Ion battery via an onboard battery connector. All communication methods that mikroBUS™ itself supports are on this board (plus USB HOST/DEVICE), including the well-established mikroBUS™ socket, a standardized socket for the MCU card (SiBRAIN standard), and several user-configurable buttons and LED indicators. UNI Clicker is an integral part of the Mikroe ecosystem, allowing you to create a new application in minutes. Natively supported by Mikroe software tools, it covers many aspects of prototyping thanks to a considerable number of different Click boards™ (over a thousand boards), the number of which is growing every day.

UNI clicker double image

Microcontroller Overview

MCU Card / MCU

default

Type

8th Generation

Architecture

ARM Cortex-M4

MCU Memory (KB)

512

Silicon Vendor

STMicroelectronics

Pin count

64

RAM (Bytes)

262144

Used MCU Pins

mikroBUS™ mapper

NC
NC
AN
Reset
PC13
RST
NC
NC
CS
NC
NC
SCK
NC
NC
MISO
NC
NC
MOSI
Power Supply
3.3V
3.3V
Ground
GND
GND
NC
NC
PWM
Interrupt
PB13
INT
NC
NC
TX
NC
NC
RX
I2C Clock
PB6
SCL
I2C Data
PB7
SDA
NC
NC
5V
Ground
GND
GND
1

Take a closer look

Schematic

Air quality 8 Click Schematic schematic

Step by step

Project assembly

UNI Clicker front image hardware assembly

Start by selecting your development board and Click board™. Begin with the UNI Clicker as your development board.

UNI Clicker front image hardware assembly
Thermo 28 Click front image hardware assembly
SiBRAIN for STM32F745VG front image hardware assembly
Prog-cut hardware assembly
UNI Clicker MB 1 - upright/with-background hardware assembly
Necto image step 2 hardware assembly
Necto image step 3 hardware assembly
Necto image step 4 hardware assembly
Necto image step 5 hardware assembly
Necto image step 6 hardware assembly
Necto image step 7 hardware assembly
Necto No Display image step 8 hardware assembly
Necto image step 9 hardware assembly
Necto image step 10 hardware assembly
Debug Image Necto Step hardware assembly

Track your results in real time

Application Output

After loading the code example, pressing the "DEBUG" button builds and programs it on the selected setup.

Application Output Step 1

After programming is completed, a header with buttons for various actions available in the IDE appears. By clicking the green "PLAY "button, we start reading the results achieved with Click board™.

Application Output Step 3

Upon completion of programming, the Application Output tab is automatically opened, where the achieved result can be read. In case of an inability to perform the Debug function, check if a proper connection between the MCU used by the setup and the CODEGRIP programmer has been established. A detailed explanation of the CODEGRIP-board connection can be found in the CODEGRIP User Manual. Please find it in the RESOURCES section.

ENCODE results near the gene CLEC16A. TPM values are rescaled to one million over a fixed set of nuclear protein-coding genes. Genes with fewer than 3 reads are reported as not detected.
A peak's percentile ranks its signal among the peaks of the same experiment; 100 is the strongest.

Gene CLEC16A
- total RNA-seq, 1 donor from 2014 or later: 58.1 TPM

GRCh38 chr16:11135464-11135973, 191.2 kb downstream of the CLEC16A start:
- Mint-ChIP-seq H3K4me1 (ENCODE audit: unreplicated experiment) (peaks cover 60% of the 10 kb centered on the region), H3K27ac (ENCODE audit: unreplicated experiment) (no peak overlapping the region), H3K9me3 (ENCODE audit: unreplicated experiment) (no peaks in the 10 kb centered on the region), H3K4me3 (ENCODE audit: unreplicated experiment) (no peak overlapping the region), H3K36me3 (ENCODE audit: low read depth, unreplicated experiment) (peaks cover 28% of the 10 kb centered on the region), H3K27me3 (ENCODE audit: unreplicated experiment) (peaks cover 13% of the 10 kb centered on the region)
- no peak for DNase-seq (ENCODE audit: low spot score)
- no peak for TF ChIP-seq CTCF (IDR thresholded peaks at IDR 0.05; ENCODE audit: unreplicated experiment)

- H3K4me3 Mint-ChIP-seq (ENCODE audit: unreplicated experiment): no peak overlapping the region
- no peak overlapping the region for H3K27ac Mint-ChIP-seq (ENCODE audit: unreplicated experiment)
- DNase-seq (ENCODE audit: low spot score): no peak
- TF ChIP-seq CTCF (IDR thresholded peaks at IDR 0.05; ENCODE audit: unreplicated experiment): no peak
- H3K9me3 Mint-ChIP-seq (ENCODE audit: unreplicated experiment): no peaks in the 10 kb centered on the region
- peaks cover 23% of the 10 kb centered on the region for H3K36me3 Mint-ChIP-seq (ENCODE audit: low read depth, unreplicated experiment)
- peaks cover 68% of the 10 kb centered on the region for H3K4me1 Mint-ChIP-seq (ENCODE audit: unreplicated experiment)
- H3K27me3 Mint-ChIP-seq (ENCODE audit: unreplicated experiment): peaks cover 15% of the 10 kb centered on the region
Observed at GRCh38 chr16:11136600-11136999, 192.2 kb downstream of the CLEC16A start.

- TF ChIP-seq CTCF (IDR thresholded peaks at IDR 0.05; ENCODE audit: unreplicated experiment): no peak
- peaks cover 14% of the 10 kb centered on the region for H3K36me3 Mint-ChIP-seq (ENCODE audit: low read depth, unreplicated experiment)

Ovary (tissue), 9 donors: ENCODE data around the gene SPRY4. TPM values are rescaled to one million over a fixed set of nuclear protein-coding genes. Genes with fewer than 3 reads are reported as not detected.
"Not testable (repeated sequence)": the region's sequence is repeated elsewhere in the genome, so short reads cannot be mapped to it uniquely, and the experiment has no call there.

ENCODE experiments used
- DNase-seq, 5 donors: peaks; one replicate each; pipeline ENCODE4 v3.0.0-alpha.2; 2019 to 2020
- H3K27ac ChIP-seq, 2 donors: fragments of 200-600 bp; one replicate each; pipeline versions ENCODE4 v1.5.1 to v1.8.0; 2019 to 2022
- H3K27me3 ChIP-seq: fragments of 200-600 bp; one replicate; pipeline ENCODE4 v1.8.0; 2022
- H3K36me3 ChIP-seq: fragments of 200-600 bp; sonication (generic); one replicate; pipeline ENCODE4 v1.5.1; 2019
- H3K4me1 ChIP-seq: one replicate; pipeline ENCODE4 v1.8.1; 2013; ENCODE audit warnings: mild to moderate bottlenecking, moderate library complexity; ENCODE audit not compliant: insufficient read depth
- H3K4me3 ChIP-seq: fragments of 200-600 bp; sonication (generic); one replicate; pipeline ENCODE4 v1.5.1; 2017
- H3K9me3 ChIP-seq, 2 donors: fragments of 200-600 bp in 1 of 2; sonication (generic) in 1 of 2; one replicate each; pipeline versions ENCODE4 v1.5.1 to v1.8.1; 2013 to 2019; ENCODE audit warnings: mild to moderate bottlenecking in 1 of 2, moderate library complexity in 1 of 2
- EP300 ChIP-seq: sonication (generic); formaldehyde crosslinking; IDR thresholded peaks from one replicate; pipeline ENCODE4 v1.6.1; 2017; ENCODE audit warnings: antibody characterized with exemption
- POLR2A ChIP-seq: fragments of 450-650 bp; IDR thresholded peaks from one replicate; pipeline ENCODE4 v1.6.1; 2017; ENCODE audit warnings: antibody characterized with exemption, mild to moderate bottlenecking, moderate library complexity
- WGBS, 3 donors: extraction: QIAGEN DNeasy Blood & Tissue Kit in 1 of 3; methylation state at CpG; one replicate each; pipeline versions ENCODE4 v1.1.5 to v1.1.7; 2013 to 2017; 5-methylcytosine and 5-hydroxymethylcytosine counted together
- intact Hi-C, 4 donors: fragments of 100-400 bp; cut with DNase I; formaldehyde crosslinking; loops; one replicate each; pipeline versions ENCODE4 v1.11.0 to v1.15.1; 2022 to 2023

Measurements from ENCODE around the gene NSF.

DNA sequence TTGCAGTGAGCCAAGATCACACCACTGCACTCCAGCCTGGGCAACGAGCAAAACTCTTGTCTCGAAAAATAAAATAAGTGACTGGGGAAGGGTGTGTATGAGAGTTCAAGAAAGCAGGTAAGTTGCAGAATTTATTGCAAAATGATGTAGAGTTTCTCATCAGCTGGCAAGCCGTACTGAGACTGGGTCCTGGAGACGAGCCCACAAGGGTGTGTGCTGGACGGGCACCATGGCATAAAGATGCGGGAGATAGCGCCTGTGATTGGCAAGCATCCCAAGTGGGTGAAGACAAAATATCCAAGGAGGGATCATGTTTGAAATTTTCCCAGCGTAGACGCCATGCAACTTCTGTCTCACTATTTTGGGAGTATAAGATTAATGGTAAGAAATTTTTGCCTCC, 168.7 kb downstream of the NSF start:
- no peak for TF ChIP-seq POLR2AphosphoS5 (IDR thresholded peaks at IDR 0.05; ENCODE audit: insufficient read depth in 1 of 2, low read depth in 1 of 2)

Application Output Step 4

Software Support

Library Description

This library contains API for Air Quality 8 Click driver.

Key functions:

  • airquality8_calc_oaq - Air Quality 8 calculates AQI function

  • airquality8_read_rmox - Air Quality 8 calculate rmox resistance function

  • airquality8_start_measurement - Air Quality 8 start measurement function

Open Source

Code example

This example can be found in NECTO Studio. Feel free to download the code, or you can copy the code below.

/*!
 * @file main.c
 * @brief AirQuality8 Click example
 *
 * # Description
 * This library contains API for Air Quality 8 Click driver.
 * The library initializes and defines the I2C bus drivers 
 * to write and read data from registers. 
 * The library also includes a function for configuring sensor and measurement, 
 * read and calculate mox resistance ( RMOX ) and air quality index ( AQI ), etc.
 *
 * The demo application is composed of two sections :
 *
 * ## Application Init
 * Initialization of I2C module and log UART, and additional pins.
 * After the driver inits and executes a default configuration, 
 * the app read product ID and configuration parameters, 
 * initializes the sensor and measurement.
 *
 * ## Application Task
 * This is an example that demonstrates the use of the Air Quality 8 Click board™.
 * In this example, the app performs the start of the measurement,
 * reads an array of the 15 mox resistances measurements ( RMOX ), 
 * and calculates the air quality index ( AQI ), the app also, displays if an error occurs.
 * Results are being sent to the Usart Terminal where you can track their changes.
 *
 * ## Additional Function
 * - static void display_error ( void )
 *
 * @author Nenad Filipovic
 *
 */

#include "board.h"
#include "log.h"
#include "airquality8.h"